Trailing by ten points in two recent polls and freshly taken off the funding list of the Democratic Congressional Campaign Committee, Roy Herron, the Democrats’ 8th District congressional nominee, soldiered on in Memphis on Friday, attacking the credibility and bona fides of Republican opponent Stephen Fincher.
If Fincher should be elected, “His first official act might be to defend himself before the House Ethics Committee,” Herron, a longtime state Senator from Dresden, declared at a news conference held at Blockers Soul Food Restaurant in Raleigh.
The choice of venue seemed to be a statement in itself, in that Fincher, a gospel singer and mega-farmer from Crockett County, had indicated in a recent interview with the Commercial Appeal’s Richard Locker that he wasn’t sure portions of Memphis — specifically Frayser and Raleigh — were in the 8th District.
Herron’s case against Fincher, documented in a thick packet which he passed out to reporters, had three prongs — that Fincher had not been candid in his financial disclosures, that he had avoided debates and scrutiny by the media and the public, and that he was beholden to special interests in Washington and elsewhere.
For each of these categories, Herron offered a descriptive phrase: “The Fibber from Frog Jump,” “The Hider from Halls,” and “The Dependent from D.C.” (The use of both Frog Jump and Halls was Herron’s way of suggesting that even his opponent’s official home address was in doubt.)
Much of Herron’s case rested on a controversial loan of $250,000 made by Fincher to his own campaign. The loan, listed by Ficher in his disclosures as being from “personal funds,” has since been identified by various media as stemming from a prior loan made to Fincher by Gates Banking and Trust. Neither the bank nor Fincher has revealed the collaterial for the loan, and a Herron supporter has filed a complaint with the Federal Election Commission, seeking fuller disclosure.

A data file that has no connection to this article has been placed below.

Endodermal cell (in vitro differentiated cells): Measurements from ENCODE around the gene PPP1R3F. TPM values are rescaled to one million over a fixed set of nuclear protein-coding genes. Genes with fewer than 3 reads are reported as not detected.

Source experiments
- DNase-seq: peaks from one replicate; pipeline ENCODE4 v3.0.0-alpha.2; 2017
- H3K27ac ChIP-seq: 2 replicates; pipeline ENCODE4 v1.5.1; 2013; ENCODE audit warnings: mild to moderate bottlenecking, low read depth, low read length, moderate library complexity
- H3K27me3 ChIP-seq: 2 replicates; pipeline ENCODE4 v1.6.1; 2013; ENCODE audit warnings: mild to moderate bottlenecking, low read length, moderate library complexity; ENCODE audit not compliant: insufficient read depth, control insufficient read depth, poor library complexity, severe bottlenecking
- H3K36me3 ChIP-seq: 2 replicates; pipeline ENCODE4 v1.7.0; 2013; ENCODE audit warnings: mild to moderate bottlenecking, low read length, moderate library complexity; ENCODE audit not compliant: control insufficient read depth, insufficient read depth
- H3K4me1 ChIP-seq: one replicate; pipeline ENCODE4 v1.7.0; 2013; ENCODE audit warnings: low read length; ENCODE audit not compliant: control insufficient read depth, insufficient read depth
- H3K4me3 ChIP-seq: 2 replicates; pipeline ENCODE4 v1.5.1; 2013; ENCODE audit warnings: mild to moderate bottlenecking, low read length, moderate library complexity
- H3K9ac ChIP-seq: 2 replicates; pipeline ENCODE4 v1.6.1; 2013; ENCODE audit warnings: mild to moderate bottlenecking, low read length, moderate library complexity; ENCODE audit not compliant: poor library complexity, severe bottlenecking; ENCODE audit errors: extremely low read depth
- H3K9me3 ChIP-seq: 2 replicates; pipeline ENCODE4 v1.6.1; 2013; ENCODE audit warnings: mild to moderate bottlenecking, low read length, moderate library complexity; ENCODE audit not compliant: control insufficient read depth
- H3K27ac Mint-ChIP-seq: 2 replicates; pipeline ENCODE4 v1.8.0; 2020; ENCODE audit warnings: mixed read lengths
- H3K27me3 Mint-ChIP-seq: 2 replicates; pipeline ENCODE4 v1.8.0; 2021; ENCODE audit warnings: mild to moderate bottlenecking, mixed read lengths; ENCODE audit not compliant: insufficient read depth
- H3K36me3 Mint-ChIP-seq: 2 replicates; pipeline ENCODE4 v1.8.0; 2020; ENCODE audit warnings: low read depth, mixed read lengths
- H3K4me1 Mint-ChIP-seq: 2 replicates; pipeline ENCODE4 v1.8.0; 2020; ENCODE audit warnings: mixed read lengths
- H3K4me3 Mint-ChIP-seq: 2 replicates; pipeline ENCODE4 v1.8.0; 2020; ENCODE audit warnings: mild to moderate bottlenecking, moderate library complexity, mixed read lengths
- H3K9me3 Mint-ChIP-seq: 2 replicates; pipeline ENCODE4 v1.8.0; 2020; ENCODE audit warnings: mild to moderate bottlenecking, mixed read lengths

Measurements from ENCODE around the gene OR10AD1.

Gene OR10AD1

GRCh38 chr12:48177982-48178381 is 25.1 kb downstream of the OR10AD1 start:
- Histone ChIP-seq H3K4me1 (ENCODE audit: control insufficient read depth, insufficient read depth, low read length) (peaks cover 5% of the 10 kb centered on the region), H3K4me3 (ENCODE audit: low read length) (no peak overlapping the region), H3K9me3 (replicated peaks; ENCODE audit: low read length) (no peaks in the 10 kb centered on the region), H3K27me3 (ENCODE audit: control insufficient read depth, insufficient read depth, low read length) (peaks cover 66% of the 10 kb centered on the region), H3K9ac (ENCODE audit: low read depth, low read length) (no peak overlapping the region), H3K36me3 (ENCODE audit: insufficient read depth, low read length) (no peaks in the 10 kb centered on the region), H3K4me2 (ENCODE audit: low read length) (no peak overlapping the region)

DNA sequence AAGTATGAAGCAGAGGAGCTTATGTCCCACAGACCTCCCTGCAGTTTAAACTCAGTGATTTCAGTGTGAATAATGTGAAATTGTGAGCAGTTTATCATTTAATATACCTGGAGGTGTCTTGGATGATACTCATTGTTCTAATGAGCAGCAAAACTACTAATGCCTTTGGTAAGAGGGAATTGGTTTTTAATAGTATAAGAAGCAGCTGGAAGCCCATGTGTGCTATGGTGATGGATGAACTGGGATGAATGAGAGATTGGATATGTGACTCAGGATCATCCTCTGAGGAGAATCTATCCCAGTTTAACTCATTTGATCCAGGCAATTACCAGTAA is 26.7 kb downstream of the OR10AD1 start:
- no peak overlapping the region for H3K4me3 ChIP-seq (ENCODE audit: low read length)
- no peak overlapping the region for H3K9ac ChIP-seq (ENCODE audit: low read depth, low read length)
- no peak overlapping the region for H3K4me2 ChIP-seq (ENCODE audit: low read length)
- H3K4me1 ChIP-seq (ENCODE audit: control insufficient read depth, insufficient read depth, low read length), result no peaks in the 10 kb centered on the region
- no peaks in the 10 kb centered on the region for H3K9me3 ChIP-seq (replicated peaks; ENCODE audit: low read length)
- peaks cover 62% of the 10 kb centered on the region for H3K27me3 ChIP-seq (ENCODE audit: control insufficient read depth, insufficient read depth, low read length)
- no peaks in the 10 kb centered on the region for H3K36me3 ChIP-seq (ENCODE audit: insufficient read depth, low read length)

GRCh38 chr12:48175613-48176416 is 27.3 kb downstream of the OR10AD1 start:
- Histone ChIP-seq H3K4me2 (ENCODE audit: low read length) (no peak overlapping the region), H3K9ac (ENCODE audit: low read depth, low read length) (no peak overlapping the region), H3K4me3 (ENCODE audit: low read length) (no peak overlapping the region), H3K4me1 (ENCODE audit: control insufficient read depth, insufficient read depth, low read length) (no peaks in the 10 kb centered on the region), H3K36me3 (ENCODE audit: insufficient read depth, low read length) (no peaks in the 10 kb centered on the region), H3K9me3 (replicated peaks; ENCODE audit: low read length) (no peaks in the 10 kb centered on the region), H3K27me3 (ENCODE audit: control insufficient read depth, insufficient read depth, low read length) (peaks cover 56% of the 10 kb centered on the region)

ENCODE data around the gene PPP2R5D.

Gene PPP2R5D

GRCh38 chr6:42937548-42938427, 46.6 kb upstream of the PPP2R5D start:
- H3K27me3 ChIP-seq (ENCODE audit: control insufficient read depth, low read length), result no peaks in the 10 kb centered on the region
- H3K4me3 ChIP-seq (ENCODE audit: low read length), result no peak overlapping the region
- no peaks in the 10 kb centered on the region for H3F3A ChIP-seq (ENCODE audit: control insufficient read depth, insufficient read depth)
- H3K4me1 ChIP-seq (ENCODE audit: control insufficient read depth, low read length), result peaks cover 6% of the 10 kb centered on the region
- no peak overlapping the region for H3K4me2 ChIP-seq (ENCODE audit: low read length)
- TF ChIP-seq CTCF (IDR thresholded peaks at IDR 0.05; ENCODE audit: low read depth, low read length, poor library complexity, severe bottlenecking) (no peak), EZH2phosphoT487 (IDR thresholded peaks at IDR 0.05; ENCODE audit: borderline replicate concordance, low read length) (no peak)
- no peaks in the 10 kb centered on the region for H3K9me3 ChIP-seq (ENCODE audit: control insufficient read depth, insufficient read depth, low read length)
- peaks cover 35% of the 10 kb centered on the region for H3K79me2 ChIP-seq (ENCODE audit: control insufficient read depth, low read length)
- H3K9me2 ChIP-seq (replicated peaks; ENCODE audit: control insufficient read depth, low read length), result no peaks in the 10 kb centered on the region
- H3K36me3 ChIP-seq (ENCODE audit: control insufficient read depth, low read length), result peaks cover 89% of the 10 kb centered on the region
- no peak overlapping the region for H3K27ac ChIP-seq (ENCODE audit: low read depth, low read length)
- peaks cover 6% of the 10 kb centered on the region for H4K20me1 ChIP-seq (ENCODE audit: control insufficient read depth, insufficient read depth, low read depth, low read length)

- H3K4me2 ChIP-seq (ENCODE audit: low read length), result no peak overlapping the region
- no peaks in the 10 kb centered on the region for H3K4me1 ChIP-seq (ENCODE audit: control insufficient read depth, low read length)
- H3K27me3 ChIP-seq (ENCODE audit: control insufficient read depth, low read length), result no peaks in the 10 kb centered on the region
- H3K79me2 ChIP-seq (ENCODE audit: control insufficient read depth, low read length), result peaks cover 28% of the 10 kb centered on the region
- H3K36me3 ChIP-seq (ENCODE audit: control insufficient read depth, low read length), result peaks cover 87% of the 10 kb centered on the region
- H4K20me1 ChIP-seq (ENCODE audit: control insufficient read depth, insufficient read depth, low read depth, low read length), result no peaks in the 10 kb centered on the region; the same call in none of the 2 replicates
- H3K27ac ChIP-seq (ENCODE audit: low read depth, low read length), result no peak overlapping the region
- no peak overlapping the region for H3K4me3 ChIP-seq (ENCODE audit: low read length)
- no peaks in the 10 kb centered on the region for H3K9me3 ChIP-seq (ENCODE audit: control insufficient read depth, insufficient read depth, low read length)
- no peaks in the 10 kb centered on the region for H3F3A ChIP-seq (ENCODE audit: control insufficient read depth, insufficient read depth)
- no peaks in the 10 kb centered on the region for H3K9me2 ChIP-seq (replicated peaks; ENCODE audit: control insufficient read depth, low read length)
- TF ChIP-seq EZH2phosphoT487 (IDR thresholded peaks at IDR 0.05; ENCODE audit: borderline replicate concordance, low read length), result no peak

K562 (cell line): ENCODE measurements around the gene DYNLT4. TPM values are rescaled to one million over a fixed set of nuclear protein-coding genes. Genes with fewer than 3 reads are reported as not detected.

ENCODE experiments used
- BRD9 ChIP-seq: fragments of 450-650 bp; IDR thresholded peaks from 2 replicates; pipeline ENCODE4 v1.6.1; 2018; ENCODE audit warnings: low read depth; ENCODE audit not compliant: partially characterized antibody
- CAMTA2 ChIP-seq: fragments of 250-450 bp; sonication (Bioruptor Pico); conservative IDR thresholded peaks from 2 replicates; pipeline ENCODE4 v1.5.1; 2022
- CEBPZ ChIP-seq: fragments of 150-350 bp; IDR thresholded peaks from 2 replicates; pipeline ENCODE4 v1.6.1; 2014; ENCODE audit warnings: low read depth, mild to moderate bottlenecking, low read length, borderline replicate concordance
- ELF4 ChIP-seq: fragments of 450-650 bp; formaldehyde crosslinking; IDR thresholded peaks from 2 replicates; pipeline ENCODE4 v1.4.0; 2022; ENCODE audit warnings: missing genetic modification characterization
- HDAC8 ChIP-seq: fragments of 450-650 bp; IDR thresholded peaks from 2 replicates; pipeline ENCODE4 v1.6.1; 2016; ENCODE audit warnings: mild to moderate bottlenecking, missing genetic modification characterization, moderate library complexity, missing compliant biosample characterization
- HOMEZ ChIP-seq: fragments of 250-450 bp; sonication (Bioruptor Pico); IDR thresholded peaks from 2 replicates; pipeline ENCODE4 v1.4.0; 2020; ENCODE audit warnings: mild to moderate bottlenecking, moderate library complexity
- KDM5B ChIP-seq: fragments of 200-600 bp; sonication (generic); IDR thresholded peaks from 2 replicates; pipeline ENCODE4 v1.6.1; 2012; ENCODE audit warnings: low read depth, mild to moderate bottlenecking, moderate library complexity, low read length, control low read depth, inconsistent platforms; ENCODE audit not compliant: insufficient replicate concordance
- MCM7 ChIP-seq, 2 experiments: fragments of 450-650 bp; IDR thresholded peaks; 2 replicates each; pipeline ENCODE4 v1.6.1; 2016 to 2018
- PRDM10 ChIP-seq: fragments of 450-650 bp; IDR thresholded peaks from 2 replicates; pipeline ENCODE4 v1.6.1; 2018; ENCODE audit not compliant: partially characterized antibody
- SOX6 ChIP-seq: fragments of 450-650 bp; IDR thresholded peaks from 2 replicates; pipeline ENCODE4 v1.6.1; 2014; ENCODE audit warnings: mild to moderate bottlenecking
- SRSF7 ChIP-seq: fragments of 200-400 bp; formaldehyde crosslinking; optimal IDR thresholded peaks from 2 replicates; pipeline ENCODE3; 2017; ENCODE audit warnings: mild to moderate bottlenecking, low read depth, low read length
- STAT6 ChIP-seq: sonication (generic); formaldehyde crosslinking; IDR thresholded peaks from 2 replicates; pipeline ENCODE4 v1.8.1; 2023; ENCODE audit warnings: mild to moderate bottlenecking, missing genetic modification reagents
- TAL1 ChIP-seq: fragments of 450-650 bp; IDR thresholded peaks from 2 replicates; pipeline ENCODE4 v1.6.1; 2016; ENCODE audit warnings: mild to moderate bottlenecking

“He’s hiding assets,” including the existence of checking or savings accounts, none of which are listed on Fincher's disclosure forms, said Herron, who charged further that Fincher's listed annual income of $59,000 could not possibly account for his owning a "lavish" domicile and numerous motor vehicles.
"Two-thirds of his financing comes from Washington special interests, politicians, and groups about which nothing is known," said Herron. He also took Fincher to task for dodging debates, declining reporters' questions, and not making his campaign itineraries public.
"No congressional candidate in Tennessee history has hidden more and disclosed less," said Herron. "Let him man up, stand up, meet me in a public place, and prove me wrong."
Herron was asked about his own decision last week to announce that his vote for House Speaker would go to neither current Democratic Speaker Nancy Pelosi of California nor Republican leader John Boehner of California, both of whom he characterized as "extreme." On the same day at this announcement, the DCCC revealed it was including Herron's race on a list of Democratic contests, apparently regarded as unwinnable, that it would not continue funding.
"If the price of independence is that they pull whatever they were going to do with ads, that’s a price I’m willing to pay. I'm beholden to the people of the 8th District and represent their values and views," Herron said.
Discounting adverse polls, Herron insisted there was "no doubt" the race was tightening up.